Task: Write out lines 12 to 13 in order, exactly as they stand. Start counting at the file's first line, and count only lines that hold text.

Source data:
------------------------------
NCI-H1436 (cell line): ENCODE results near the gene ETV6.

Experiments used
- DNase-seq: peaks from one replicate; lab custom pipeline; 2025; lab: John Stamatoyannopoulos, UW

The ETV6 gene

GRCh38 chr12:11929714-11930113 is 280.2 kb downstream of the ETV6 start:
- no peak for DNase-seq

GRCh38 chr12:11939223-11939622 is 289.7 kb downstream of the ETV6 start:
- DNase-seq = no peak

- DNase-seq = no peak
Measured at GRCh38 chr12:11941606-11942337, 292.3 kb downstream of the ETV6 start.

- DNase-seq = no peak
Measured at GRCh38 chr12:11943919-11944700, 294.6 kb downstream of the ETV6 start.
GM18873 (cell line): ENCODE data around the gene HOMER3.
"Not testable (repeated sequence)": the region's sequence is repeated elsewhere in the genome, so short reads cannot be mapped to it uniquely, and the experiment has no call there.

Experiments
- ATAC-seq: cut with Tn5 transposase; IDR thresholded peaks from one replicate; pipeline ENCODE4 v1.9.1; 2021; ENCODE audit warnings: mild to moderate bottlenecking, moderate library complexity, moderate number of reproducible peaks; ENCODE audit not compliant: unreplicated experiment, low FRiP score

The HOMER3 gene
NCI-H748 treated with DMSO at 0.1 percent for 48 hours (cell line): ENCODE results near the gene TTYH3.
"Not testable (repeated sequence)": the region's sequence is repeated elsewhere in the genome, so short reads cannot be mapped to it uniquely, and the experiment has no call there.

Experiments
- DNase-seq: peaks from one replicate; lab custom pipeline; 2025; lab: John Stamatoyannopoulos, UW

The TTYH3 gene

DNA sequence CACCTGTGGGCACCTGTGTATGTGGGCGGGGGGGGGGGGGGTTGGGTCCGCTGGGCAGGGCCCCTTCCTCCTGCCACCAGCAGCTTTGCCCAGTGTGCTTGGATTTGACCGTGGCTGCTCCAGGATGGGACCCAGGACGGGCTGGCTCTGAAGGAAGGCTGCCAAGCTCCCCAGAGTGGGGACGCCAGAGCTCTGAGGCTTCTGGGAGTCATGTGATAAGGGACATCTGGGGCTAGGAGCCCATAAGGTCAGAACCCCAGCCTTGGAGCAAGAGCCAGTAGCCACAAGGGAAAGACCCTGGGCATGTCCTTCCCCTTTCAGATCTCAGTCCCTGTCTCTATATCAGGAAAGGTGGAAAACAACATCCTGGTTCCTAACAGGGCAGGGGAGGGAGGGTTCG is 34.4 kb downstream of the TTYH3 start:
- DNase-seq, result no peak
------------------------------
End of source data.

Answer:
Measured at GRCh38 chr12:11943919-11944700, 294.6 kb downstream of the ETV6 start.
GM18873 (cell line): ENCODE data around the gene HOMER3.